People Who Aren’t Americans

traingif1 (1)

This is a clip from a remarkable story you can read here; to summarize, a man boarding a train slipped and his leg was trapped between the train and the platform. The commuters briefly waited for train officials to help him free. When that didn’t happen, they worked together to push the train and free the man themselves.

I saw a story like this a few weeks ago, I think from Japan. And as soon as I saw just the headline–“Hero Commuters Lift Train Off Trapped Man In Stunning Footage”–and the gif, knowing no details, my first thought was: Those aren’t Americans. Turns out I was right. They’re not.

How did I know that? Why is this so obviously not something Americans would do?

4 thoughts on “People Who Aren’t Americans

  1. it’s because americans think someone else will do something. there’s name for it, that i cannot remember. they talk about with regard to kitty genovese. and also in that matthew modine movie, gross anatomy. there’s a story where three of medical students are on the way to their final at separate times. the professor says that he will not accept anyone to the exam who is late. the first comes across a person clearly in need of assistance, looks at his watch and continues to class, the second does something similar. the third sees the person and stops to help, making himself late for the exam. after, he walks to the test room and waits for the professor, he explains and apologizes. the teacher smiles and says “that was the test. you passed”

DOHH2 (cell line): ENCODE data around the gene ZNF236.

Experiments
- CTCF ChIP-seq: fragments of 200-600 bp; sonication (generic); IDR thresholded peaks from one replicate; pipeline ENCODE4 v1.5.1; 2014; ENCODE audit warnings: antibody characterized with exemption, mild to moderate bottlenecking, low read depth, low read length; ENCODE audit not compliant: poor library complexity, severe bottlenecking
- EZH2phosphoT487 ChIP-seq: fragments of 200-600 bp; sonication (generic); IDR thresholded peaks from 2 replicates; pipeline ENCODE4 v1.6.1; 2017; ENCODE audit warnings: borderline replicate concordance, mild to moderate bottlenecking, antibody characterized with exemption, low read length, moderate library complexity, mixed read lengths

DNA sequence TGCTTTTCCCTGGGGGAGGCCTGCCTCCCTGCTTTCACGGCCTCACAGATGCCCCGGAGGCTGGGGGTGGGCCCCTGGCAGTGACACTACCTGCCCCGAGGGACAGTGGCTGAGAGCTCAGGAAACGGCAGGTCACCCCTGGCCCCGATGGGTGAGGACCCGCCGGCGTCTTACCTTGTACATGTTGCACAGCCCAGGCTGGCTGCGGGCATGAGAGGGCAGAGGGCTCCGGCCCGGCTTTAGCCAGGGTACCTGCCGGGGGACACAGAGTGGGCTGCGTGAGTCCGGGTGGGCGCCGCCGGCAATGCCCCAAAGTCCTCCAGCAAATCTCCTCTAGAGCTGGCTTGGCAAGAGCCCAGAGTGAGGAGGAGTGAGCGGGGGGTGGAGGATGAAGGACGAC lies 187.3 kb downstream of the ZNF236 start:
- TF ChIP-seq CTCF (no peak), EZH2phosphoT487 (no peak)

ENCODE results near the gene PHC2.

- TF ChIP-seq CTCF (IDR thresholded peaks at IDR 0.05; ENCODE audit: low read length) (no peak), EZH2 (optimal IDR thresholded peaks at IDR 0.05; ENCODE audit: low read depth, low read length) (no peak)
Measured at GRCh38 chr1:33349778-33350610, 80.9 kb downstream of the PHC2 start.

you are statistically less likely to get someone to help you in a large crowd than you are when there are only a few people around. it’s why that “if not you than who?” slogan has taken off. to remind people that we all have the power of individual contribution to make things better and our indifference just provides the excuse for every other person to be equally indifferent.


    • It makes me wonder about the power of mythology or stories versus reality or truths. American history and culture is saturated with the myth of individualism…the other day I heard Colin Cowherd, a professional radio dope, saying what makes Americans greater than Canadians is that in the US there’s an infinite ceiling but no safety net, whereas in other places–namely Canada, since he kept specifying it–there’s a safety net but also a ceiling. The reality is that historically the vast majority of all Americans, regardless of class or eventually race or gender, have benefited from institutional, outside help. In fact, did you know when Rose Ingalls Wilder, the descendant of Laura Ingalls of Little House on the Prairie fame, found Laura’s diaries, she initially refused to sell them to a publisher because she didn’t like that they revealed stories about her rugged individualist ancestors receiving federal aid?


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